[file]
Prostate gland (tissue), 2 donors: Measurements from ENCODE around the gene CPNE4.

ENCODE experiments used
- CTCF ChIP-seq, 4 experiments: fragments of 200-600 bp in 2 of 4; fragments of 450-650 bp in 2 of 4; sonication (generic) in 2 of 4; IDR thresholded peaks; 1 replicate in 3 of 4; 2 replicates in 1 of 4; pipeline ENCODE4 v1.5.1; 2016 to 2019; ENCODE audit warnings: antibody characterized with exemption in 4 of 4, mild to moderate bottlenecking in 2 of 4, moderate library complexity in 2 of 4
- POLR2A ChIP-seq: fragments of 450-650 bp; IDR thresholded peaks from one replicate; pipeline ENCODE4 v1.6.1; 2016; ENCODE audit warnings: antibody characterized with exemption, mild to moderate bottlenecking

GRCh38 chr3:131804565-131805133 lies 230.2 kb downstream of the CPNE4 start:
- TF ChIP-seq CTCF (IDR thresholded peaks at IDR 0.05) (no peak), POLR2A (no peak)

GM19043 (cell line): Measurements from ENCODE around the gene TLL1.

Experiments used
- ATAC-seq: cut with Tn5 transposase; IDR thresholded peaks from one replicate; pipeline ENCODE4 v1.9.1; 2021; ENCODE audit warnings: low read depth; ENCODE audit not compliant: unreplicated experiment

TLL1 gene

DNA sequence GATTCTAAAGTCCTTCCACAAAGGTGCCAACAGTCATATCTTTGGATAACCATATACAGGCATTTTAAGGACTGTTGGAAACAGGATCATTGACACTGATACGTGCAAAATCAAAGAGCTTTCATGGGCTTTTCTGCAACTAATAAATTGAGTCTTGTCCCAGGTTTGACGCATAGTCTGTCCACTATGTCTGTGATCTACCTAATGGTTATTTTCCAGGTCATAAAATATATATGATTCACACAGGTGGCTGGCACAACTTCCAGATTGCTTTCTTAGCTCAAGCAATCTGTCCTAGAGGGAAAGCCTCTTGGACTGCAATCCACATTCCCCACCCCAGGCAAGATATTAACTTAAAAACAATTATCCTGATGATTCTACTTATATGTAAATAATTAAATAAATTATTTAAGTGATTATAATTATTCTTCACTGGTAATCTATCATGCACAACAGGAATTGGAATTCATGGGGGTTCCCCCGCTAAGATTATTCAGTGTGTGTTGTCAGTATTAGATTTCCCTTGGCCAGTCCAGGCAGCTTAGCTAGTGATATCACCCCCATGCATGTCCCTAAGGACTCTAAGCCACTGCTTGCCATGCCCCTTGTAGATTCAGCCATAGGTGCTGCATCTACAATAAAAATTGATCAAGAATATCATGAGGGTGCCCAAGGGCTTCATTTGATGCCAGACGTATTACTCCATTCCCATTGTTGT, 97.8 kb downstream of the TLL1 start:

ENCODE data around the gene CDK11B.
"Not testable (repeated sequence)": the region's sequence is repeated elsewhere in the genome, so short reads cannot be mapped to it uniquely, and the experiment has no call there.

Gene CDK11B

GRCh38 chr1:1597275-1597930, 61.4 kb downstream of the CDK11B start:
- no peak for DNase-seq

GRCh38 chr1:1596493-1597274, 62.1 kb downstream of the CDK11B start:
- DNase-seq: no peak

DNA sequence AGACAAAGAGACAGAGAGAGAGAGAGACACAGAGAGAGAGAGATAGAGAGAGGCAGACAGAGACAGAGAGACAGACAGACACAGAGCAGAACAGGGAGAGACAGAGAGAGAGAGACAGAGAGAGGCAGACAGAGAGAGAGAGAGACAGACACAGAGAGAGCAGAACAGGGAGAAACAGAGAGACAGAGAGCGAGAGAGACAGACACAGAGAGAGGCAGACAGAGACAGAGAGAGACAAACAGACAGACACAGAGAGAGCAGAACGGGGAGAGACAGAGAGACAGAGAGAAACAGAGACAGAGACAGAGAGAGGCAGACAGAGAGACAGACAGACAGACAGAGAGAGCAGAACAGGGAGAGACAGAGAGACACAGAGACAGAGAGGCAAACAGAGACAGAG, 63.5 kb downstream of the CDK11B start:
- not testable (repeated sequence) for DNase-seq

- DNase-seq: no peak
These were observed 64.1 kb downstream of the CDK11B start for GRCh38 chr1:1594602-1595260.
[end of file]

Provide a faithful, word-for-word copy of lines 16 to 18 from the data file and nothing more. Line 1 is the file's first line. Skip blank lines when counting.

- no peak for DNase-seq

GRCh38 chr1:1596493-1597274, 62.1 kb downstream of the CDK11B start:
- DNase-seq: no peak